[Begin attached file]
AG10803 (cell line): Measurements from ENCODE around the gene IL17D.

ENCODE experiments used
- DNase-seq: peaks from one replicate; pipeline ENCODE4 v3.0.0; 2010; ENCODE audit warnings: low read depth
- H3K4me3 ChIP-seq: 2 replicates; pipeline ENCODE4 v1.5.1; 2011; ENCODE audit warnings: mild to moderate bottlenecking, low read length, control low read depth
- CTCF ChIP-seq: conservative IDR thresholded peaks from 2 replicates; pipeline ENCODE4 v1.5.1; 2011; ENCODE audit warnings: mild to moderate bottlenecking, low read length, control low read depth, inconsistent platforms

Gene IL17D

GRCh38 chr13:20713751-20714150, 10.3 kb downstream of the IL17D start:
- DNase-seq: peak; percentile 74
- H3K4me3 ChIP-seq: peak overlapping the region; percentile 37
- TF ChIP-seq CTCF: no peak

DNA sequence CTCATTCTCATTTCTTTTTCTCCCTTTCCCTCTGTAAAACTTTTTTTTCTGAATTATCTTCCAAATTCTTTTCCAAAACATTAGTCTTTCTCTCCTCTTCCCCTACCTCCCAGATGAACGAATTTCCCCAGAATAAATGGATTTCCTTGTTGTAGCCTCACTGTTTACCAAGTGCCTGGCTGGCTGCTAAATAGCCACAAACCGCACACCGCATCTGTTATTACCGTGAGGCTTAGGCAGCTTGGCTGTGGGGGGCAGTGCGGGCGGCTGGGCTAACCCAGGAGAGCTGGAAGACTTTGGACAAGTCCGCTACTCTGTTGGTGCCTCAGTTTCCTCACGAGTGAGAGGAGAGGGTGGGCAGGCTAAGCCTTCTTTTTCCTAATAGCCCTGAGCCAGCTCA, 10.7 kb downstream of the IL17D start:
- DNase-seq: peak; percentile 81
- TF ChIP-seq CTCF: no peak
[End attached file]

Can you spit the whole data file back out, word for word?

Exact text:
AG10803 (cell line): Measurements from ENCODE around the gene IL17D.

ENCODE experiments used
- DNase-seq: peaks from one replicate; pipeline ENCODE4 v3.0.0; 2010; ENCODE audit warnings: low read depth
- H3K4me3 ChIP-seq: 2 replicates; pipeline ENCODE4 v1.5.1; 2011; ENCODE audit warnings: mild to moderate bottlenecking, low read length, control low read depth
- CTCF ChIP-seq: conservative IDR thresholded peaks from 2 replicates; pipeline ENCODE4 v1.5.1; 2011; ENCODE audit warnings: mild to moderate bottlenecking, low read length, control low read depth, inconsistent platforms

Gene IL17D

GRCh38 chr13:20713751-20714150, 10.3 kb downstream of the IL17D start:
- DNase-seq: peak; percentile 74
- H3K4me3 ChIP-seq: peak overlapping the region; percentile 37
- TF ChIP-seq CTCF: no peak

DNA sequence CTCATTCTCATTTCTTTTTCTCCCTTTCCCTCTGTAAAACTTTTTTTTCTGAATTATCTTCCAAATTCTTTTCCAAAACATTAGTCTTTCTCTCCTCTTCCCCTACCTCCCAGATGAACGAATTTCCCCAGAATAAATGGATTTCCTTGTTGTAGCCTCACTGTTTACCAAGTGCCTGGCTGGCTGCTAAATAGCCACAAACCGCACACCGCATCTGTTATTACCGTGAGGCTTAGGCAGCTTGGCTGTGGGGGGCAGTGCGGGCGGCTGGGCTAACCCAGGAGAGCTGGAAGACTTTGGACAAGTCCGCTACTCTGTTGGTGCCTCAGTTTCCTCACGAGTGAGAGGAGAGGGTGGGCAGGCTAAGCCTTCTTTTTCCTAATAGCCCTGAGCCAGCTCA, 10.7 kb downstream of the IL17D start:
- DNase-seq: peak; percentile 81
- TF ChIP-seq CTCF: no peak